And I began to wonder, reading this, if flowers did not soften war for us. Wasn’t “The Roses of Picardy” a wartime song? Don’t we still immortalise the blood-red poppies of Flanders Fields? Didn’t Gracie Fields mock the 1940 Blitz with “The Biggest Aspidistra in the World”? And for that matter, more gloomily, didn’t the British codename Arnhem “Operation Market Garden”?
Of course, Britons in wartime London cultivated kitchen gardens for food other than flowers and it’s probably true, as Dillon suggests, that the wartime garden is as much a symbol of desperation as a spiritually sustaining stretch of earth. Helphand’s book records how the Jews of the Warsaw Ghetto – long forbidden from public parks – could see from their windows “young girls with bouquets of lilac walking on the ‘Aryan’ part of the street”. Mary Berg recorded in the ghetto in 1941 how she could “even smell the tender fragrance of the opening buds. But there is no sign of spring in the ghetto”.
And for symbolism of America’s collapse in Iraq, what could be more profound than the story of US Warrant Officer Brook Turner, at an army base north of Baghdad, trimming a tiny lawn less than a metre across and a couple of metres long with a pair of scissors. Turner was acting out of nostalgia for the grass of his native Oregon. But it was an “artificially sustained territory”, threatened from within by a tenacious enemy of insurgent ants.
I was originally inspired to place plants on my own balcony by my landlord Mustafa who used to raise fig trees, olives and roses on the shell-smashed vacant lot next door. (Palestinians later buried rockets a few metres away.) Now a grim parking lot covers Mustafa’s little orchard, but he dutifully rescued most of his flowers and now they hang from 24 white boxes on the front railing of his home.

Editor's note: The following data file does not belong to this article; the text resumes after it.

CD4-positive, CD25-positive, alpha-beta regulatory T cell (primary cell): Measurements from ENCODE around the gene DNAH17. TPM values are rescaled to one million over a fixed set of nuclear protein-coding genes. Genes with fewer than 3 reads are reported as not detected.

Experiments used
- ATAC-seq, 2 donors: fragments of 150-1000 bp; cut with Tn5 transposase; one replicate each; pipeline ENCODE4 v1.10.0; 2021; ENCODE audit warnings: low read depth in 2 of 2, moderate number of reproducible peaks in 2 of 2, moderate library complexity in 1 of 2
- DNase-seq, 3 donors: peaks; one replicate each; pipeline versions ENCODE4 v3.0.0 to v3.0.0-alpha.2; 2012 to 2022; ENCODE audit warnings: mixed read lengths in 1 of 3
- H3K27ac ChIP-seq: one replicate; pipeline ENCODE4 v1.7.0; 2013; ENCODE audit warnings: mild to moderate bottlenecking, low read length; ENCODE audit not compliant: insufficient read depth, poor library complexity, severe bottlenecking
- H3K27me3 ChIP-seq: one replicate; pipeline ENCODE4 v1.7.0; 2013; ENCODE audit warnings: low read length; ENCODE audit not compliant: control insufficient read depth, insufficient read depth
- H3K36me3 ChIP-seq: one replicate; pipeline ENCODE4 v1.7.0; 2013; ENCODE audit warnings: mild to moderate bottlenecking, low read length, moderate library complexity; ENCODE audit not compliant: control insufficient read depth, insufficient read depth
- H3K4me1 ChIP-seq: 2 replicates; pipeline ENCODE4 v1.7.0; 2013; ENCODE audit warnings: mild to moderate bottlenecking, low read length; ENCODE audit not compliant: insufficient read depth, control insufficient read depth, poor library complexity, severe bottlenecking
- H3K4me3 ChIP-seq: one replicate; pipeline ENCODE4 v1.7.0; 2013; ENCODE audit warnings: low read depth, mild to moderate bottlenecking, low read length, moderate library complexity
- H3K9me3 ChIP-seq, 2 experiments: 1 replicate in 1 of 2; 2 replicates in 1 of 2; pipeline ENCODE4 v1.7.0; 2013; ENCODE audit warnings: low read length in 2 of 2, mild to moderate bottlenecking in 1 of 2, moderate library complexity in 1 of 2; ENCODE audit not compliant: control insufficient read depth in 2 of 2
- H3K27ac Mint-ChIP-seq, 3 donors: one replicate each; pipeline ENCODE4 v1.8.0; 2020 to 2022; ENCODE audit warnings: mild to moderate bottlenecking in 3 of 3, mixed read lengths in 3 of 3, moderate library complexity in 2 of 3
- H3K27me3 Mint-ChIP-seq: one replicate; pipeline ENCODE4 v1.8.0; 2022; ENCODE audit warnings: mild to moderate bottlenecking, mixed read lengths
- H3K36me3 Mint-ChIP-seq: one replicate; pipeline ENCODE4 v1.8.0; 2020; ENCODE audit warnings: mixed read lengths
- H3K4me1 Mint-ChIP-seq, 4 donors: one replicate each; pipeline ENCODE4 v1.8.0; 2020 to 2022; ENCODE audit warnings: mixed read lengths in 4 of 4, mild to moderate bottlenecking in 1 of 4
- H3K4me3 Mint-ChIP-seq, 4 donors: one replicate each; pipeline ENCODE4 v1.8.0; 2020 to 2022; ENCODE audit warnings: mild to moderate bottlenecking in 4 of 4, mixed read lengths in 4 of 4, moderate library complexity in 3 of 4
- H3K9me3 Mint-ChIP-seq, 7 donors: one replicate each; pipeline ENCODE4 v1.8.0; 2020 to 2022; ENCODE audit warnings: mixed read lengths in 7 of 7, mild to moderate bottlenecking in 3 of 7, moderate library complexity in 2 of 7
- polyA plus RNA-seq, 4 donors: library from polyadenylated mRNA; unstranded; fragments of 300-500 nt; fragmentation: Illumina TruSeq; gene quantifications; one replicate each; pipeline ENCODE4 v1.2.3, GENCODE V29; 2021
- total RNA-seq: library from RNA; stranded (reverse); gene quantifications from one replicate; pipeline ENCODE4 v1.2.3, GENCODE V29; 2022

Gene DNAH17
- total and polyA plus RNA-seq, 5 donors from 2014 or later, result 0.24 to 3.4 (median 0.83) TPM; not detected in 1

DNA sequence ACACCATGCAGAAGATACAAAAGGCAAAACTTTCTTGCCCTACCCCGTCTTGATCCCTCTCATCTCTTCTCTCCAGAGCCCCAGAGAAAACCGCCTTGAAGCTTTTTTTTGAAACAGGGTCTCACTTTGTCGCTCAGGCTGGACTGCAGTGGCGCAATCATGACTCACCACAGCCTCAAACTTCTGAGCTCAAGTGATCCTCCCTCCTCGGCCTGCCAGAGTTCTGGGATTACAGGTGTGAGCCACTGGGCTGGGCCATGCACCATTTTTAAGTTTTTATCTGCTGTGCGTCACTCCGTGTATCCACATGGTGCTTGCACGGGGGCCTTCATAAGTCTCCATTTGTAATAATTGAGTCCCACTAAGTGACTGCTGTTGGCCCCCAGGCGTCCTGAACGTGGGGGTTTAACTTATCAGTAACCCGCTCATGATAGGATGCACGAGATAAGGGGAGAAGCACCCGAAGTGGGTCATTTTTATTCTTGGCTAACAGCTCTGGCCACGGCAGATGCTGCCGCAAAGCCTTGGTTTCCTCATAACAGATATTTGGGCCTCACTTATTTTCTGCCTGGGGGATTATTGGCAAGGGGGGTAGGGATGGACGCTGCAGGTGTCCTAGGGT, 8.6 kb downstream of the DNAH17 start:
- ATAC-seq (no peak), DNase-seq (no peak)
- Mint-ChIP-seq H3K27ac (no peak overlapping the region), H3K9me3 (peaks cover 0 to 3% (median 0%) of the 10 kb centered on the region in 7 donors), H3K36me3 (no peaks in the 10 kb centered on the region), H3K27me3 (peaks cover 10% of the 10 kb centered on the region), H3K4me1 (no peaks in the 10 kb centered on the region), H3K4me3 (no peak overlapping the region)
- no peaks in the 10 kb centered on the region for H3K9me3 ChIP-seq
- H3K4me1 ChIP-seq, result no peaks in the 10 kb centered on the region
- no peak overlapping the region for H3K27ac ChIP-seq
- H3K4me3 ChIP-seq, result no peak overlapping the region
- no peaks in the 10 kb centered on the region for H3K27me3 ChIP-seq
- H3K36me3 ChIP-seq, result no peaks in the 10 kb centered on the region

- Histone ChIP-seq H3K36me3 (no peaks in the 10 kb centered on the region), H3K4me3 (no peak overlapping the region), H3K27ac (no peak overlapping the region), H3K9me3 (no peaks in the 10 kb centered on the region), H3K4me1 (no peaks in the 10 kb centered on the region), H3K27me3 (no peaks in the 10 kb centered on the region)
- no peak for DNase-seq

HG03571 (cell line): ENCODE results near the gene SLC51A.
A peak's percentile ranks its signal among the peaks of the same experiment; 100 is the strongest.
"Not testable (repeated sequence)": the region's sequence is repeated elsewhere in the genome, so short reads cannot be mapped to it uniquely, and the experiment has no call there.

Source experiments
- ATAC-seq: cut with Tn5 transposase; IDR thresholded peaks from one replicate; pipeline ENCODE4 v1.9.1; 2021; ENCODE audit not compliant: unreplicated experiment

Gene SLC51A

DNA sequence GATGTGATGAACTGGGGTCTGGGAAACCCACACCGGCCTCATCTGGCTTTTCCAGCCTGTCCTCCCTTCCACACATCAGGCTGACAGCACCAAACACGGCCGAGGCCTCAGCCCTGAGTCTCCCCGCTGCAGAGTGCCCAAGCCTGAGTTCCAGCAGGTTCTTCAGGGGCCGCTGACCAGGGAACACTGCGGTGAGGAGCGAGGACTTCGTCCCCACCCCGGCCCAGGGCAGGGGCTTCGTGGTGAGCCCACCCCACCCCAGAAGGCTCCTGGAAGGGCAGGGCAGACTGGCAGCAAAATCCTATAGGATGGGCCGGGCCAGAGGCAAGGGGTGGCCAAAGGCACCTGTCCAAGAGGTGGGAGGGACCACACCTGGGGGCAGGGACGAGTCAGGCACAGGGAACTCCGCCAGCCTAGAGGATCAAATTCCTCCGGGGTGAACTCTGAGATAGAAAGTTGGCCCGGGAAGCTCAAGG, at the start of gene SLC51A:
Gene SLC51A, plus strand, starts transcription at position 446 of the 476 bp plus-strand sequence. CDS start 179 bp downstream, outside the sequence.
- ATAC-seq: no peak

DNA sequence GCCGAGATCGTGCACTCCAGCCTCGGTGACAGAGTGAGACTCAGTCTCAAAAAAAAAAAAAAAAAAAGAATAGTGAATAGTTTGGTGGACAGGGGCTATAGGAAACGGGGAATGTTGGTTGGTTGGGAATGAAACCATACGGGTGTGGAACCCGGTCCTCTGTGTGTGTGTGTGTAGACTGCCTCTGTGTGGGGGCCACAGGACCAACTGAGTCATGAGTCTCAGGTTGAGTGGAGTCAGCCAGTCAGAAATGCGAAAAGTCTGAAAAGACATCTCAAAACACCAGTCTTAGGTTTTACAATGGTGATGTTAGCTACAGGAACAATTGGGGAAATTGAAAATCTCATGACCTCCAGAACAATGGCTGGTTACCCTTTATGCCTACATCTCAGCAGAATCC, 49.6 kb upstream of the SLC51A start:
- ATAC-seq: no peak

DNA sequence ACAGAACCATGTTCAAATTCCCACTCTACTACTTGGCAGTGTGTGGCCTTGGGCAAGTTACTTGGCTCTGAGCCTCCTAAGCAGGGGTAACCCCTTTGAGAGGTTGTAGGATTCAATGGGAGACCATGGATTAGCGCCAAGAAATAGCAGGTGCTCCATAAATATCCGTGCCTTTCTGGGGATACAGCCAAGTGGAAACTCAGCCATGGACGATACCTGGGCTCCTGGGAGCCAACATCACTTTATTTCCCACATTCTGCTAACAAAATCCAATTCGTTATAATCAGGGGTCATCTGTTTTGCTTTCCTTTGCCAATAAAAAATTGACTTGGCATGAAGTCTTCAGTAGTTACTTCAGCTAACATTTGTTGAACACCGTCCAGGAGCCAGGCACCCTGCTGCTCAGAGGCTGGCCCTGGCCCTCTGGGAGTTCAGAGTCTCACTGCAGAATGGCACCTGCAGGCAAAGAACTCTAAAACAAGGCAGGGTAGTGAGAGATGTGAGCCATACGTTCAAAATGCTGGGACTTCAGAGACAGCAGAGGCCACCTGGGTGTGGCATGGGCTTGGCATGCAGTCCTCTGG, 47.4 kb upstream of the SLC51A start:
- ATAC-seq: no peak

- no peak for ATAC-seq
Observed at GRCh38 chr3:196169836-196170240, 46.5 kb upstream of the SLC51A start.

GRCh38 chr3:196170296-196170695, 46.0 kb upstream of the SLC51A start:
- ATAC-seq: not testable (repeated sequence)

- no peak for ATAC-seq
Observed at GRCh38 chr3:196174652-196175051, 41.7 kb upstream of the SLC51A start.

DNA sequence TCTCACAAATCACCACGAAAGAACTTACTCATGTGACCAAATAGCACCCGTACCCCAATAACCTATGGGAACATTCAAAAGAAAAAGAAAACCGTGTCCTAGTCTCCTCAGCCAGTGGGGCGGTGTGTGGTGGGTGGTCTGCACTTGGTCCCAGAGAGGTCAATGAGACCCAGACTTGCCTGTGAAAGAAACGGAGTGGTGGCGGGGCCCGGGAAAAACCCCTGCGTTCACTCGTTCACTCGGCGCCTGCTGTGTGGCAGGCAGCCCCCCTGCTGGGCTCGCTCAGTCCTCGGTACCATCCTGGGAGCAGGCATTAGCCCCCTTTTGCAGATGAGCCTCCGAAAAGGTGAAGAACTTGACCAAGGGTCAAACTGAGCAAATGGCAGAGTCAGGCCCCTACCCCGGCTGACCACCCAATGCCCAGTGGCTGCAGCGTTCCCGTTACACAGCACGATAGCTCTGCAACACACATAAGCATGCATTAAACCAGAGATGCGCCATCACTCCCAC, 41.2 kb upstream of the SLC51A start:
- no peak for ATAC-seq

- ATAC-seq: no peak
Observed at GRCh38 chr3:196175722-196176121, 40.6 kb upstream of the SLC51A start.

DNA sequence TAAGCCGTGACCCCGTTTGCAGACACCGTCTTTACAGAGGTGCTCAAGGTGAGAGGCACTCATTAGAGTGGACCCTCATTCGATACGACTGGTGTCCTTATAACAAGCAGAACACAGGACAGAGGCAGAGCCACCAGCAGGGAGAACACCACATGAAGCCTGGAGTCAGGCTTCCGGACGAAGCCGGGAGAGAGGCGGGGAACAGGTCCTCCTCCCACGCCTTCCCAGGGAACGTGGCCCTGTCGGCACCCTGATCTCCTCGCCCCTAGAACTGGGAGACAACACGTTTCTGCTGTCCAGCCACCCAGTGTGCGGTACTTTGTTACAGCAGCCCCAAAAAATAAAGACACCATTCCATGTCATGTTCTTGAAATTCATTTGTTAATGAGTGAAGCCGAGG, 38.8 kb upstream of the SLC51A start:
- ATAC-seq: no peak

And after all, was it not the late Ryszard Kapuscinski, in his magnificent book on the Shah, who realised why Iranians made such beautiful carpets. They wove birds with splendidly coloured wings on to silken trees and rivers and blossom-covered branches. And they would throw their carpets to the ground, creating a garden in the desert.
An army of lovebirds now flocks past Mustafa’s garden and hides in the palm trees of the Corniche. But there was one persistent, ratty bird with no sense of music that would wake us all before dawn each morning. “Cheep – cheep – cheep – cheep – cheep,” it would go, monotonously, ruthlessly off key. Even the howl of shells would have been more musical, Wilfred Owen’s “choir” of artillery rounds.
For months Mustafa would emerge in his pyjamas and dressing gown and storm on to the road with an ammunition pouch of stones. These he would fling into the trees in an attempt to hit the wretched bird which prevented our sleep. He always missed and in the end, of course, he simply gave up, and now the same bird’s descendants sound the same ghastly chorus at 4.30am. There is nothing we can do. Nature has won over humanity.